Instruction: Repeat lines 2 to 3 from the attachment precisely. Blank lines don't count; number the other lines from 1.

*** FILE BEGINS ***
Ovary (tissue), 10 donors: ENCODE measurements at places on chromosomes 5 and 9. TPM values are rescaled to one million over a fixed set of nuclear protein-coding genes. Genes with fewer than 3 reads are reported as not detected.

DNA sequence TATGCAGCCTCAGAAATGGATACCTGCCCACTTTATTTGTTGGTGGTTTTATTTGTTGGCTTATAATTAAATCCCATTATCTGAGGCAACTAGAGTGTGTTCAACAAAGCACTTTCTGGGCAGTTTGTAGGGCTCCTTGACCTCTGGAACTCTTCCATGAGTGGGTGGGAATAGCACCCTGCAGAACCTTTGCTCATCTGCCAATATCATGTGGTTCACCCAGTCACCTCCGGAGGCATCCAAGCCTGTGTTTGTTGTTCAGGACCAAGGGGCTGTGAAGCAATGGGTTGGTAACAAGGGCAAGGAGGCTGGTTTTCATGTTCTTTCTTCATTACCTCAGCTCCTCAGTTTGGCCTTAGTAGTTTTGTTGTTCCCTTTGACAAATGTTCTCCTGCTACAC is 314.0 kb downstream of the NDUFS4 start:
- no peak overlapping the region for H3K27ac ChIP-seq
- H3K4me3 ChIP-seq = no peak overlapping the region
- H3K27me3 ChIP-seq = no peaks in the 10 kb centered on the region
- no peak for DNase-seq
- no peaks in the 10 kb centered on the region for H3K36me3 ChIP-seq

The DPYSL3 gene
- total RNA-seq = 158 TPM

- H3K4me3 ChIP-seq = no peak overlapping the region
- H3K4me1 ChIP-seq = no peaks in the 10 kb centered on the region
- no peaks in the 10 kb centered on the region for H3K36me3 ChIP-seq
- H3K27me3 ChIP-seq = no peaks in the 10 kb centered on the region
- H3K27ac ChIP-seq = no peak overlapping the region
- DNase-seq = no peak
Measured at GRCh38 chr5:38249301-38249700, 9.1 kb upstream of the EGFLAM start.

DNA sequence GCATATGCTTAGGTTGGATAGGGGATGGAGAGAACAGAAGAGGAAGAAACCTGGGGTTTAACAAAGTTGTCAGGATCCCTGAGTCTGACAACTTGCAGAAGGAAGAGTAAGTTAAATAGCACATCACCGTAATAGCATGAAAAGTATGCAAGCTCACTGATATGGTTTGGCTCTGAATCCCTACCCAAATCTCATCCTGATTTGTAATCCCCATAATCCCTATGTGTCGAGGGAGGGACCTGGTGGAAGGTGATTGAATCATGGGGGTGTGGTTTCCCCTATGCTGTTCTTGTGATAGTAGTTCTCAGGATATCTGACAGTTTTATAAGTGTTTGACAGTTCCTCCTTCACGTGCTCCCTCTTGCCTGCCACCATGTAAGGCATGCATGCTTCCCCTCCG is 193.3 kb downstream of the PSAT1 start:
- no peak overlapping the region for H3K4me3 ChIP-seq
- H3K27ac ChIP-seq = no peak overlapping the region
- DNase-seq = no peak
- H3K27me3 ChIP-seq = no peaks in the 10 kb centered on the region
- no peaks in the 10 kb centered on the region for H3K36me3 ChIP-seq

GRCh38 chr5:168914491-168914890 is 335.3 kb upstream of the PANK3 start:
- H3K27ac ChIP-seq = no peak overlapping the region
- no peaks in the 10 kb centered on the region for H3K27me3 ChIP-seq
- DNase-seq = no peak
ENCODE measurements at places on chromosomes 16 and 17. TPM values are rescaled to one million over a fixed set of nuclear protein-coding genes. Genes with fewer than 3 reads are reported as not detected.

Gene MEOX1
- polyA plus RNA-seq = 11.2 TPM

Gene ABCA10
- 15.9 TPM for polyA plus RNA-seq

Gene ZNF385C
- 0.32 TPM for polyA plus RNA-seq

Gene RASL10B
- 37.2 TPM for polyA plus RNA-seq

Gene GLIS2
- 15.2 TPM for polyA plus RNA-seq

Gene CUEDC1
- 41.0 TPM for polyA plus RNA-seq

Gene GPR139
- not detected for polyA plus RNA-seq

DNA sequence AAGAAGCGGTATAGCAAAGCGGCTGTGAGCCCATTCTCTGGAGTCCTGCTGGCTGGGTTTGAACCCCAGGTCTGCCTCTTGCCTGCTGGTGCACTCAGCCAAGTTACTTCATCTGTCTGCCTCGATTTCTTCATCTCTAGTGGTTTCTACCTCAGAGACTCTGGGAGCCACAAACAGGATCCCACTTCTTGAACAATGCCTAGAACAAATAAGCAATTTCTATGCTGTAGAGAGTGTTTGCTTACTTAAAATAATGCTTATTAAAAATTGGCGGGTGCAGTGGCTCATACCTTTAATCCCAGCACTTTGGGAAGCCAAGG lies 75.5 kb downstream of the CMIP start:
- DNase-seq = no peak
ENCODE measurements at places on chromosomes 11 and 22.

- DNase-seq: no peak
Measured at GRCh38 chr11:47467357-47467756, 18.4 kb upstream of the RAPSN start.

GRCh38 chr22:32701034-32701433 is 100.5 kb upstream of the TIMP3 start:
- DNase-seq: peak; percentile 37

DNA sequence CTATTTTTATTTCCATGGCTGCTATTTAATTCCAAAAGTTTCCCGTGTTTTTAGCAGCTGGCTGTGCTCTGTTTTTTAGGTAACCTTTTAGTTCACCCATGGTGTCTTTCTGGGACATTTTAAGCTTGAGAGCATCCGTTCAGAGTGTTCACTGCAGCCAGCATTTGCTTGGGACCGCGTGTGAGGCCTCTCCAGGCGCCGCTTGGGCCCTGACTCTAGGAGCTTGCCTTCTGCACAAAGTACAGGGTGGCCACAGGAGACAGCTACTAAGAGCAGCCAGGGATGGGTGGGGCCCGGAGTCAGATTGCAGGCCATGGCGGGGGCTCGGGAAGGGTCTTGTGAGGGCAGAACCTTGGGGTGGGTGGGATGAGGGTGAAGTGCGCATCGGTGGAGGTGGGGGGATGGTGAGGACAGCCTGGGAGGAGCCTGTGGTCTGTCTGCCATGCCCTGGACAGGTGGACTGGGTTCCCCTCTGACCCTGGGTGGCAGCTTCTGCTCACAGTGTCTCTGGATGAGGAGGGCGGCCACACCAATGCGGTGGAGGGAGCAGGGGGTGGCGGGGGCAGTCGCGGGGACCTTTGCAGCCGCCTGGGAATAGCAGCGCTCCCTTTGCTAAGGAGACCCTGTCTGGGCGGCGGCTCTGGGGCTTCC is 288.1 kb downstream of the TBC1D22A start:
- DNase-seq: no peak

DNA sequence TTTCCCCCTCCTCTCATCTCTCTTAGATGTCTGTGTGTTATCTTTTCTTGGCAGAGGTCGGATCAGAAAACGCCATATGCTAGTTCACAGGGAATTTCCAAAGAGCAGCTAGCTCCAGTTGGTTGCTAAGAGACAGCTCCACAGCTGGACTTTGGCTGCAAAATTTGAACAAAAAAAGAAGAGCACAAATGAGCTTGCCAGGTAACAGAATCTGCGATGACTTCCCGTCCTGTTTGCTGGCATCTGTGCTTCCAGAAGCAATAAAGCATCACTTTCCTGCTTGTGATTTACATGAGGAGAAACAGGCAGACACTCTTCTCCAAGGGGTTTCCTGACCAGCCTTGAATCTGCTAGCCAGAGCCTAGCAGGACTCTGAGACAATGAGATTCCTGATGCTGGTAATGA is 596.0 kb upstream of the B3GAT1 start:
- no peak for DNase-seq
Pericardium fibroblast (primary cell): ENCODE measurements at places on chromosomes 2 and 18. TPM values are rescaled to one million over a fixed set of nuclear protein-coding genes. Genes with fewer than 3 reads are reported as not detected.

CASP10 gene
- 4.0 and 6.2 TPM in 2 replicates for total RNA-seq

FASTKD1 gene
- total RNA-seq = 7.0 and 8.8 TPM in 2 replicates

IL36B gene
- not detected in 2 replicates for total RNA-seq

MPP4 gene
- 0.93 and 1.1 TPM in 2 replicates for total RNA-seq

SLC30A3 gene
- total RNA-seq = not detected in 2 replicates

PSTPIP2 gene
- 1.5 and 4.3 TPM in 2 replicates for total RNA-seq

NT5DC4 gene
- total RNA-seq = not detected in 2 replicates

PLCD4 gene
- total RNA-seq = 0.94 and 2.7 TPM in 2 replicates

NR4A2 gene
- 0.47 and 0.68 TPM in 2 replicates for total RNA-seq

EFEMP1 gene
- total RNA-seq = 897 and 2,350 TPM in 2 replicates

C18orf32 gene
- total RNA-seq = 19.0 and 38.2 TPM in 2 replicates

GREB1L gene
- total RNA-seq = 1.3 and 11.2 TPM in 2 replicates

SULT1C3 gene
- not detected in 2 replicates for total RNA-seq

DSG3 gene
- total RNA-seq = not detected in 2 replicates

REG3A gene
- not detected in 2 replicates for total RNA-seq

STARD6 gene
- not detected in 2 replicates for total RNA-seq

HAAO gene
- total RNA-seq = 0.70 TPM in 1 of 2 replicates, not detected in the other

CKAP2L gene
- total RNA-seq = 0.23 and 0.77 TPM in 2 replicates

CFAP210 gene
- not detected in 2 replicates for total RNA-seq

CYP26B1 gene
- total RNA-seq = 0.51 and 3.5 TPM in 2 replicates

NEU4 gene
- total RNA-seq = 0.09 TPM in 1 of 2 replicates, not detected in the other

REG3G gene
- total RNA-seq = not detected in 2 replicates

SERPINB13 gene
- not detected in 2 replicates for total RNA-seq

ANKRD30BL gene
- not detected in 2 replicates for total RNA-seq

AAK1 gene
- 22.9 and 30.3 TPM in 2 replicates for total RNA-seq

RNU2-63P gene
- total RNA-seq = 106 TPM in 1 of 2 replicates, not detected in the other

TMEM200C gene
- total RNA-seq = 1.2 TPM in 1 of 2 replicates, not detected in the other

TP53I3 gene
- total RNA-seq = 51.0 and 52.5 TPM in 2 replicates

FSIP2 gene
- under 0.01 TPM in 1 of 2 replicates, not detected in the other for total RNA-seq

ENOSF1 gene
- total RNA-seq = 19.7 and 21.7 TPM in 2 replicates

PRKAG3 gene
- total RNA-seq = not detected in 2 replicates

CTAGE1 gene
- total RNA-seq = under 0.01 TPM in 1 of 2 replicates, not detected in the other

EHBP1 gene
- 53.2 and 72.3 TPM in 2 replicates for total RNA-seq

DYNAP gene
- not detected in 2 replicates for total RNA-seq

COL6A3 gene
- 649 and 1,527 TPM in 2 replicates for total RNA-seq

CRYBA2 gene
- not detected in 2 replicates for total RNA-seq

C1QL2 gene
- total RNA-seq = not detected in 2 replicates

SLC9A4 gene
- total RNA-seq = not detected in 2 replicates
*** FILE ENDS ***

DNA sequence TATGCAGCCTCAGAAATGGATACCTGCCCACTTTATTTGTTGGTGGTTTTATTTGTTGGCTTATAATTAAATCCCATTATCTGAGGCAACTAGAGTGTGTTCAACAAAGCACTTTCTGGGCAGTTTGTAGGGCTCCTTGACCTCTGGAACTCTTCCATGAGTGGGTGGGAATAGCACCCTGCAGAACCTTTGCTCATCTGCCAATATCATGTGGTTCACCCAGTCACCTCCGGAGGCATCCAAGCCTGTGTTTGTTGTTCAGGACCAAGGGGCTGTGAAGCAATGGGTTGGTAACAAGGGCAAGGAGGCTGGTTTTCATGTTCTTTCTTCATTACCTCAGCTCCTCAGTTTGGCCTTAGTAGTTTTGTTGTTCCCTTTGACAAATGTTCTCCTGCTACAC is 314.0 kb downstream of the NDUFS4 start:
- no peak overlapping the region for H3K27ac ChIP-seq